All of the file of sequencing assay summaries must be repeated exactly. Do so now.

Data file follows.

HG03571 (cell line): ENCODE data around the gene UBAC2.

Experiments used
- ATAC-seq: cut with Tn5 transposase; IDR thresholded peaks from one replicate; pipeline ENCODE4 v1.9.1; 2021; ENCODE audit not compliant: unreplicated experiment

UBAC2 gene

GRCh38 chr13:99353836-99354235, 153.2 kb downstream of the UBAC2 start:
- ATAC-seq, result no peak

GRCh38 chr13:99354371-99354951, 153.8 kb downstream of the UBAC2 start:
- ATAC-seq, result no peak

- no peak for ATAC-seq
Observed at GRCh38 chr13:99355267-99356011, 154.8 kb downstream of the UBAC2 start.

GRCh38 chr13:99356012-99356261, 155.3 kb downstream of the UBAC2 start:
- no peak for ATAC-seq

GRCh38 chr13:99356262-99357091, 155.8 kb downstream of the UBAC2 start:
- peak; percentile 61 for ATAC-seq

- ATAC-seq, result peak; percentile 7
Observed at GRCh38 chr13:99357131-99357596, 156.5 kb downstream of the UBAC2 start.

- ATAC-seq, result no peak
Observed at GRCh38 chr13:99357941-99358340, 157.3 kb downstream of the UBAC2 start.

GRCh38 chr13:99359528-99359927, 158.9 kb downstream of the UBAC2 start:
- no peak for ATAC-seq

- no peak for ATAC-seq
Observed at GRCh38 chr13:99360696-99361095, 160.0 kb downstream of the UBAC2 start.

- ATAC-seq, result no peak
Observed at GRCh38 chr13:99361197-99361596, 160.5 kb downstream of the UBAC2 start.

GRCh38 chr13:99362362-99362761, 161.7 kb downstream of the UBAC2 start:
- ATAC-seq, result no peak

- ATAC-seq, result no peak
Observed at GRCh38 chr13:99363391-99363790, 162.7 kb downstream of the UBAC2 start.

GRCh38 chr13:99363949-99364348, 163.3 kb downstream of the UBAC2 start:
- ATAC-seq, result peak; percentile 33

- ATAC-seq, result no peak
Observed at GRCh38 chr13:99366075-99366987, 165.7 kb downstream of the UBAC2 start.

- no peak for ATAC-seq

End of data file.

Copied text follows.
HG03571 (cell line): ENCODE data around the gene UBAC2.

Experiments used
- ATAC-seq: cut with Tn5 transposase; IDR thresholded peaks from one replicate; pipeline ENCODE4 v1.9.1; 2021; ENCODE audit not compliant: unreplicated experiment

UBAC2 gene

GRCh38 chr13:99353836-99354235, 153.2 kb downstream of the UBAC2 start:
- ATAC-seq, result no peak

GRCh38 chr13:99354371-99354951, 153.8 kb downstream of the UBAC2 start:
- ATAC-seq, result no peak

- no peak for ATAC-seq
Observed at GRCh38 chr13:99355267-99356011, 154.8 kb downstream of the UBAC2 start.

GRCh38 chr13:99356012-99356261, 155.3 kb downstream of the UBAC2 start:
- no peak for ATAC-seq

GRCh38 chr13:99356262-99357091, 155.8 kb downstream of the UBAC2 start:
- peak; percentile 61 for ATAC-seq

- ATAC-seq, result peak; percentile 7
Observed at GRCh38 chr13:99357131-99357596, 156.5 kb downstream of the UBAC2 start.

- ATAC-seq, result no peak
Observed at GRCh38 chr13:99357941-99358340, 157.3 kb downstream of the UBAC2 start.

GRCh38 chr13:99359528-99359927, 158.9 kb downstream of the UBAC2 start:
- no peak for ATAC-seq

- no peak for ATAC-seq
Observed at GRCh38 chr13:99360696-99361095, 160.0 kb downstream of the UBAC2 start.

- ATAC-seq, result no peak
Observed at GRCh38 chr13:99361197-99361596, 160.5 kb downstream of the UBAC2 start.

GRCh38 chr13:99362362-99362761, 161.7 kb downstream of the UBAC2 start:
- ATAC-seq, result no peak

- ATAC-seq, result no peak
Observed at GRCh38 chr13:99363391-99363790, 162.7 kb downstream of the UBAC2 start.

GRCh38 chr13:99363949-99364348, 163.3 kb downstream of the UBAC2 start:
- ATAC-seq, result peak; percentile 33

- ATAC-seq, result no peak
Observed at GRCh38 chr13:99366075-99366987, 165.7 kb downstream of the UBAC2 start.

- no peak for ATAC-seq